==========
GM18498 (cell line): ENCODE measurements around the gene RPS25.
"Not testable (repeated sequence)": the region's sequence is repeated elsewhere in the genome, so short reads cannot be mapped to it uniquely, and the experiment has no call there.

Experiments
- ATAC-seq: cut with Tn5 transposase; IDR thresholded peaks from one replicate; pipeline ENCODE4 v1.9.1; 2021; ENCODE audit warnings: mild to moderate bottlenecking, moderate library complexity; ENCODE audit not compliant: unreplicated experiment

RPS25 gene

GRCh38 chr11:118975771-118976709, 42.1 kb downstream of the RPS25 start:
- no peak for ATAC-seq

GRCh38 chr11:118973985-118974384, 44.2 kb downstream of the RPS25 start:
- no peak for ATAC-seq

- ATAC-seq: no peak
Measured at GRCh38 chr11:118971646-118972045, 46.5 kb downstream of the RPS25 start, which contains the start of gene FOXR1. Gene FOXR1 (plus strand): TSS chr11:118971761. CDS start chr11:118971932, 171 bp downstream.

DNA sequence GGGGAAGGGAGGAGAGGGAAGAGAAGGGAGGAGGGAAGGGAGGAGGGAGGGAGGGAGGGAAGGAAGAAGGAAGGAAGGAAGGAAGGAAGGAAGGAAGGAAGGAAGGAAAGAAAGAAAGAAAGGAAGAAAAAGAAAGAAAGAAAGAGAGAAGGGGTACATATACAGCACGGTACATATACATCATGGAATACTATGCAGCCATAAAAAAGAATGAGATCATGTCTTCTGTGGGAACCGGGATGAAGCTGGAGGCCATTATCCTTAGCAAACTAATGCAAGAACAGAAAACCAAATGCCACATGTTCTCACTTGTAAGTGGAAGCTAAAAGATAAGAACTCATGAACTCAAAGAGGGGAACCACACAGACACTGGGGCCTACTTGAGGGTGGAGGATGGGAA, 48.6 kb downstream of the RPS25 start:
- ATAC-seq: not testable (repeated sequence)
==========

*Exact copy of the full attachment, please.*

GM18498 (cell line): ENCODE measurements around the gene RPS25.
"Not testable (repeated sequence)": the region's sequence is repeated elsewhere in the genome, so short reads cannot be mapped to it uniquely, and the experiment has no call there.

Experiments
- ATAC-seq: cut with Tn5 transposase; IDR thresholded peaks from one replicate; pipeline ENCODE4 v1.9.1; 2021; ENCODE audit warnings: mild to moderate bottlenecking, moderate library complexity; ENCODE audit not compliant: unreplicated experiment

RPS25 gene

GRCh38 chr11:118975771-118976709, 42.1 kb downstream of the RPS25 start:
- no peak for ATAC-seq

GRCh38 chr11:118973985-118974384, 44.2 kb downstream of the RPS25 start:
- no peak for ATAC-seq

- ATAC-seq: no peak
Measured at GRCh38 chr11:118971646-118972045, 46.5 kb downstream of the RPS25 start, which contains the start of gene FOXR1. Gene FOXR1 (plus strand): TSS chr11:118971761. CDS start chr11:118971932, 171 bp downstream.

DNA sequence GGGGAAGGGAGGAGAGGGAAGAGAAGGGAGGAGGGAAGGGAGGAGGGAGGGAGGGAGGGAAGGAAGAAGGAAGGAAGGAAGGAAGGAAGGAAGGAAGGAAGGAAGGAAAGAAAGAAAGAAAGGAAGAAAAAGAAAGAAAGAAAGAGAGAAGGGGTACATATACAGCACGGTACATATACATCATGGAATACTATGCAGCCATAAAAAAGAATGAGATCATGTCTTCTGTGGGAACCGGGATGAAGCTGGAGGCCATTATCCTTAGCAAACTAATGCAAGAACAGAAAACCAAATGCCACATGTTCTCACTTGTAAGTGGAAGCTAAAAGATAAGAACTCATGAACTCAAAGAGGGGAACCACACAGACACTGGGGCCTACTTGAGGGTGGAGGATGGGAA, 48.6 kb downstream of the RPS25 start:
- ATAC-seq: not testable (repeated sequence)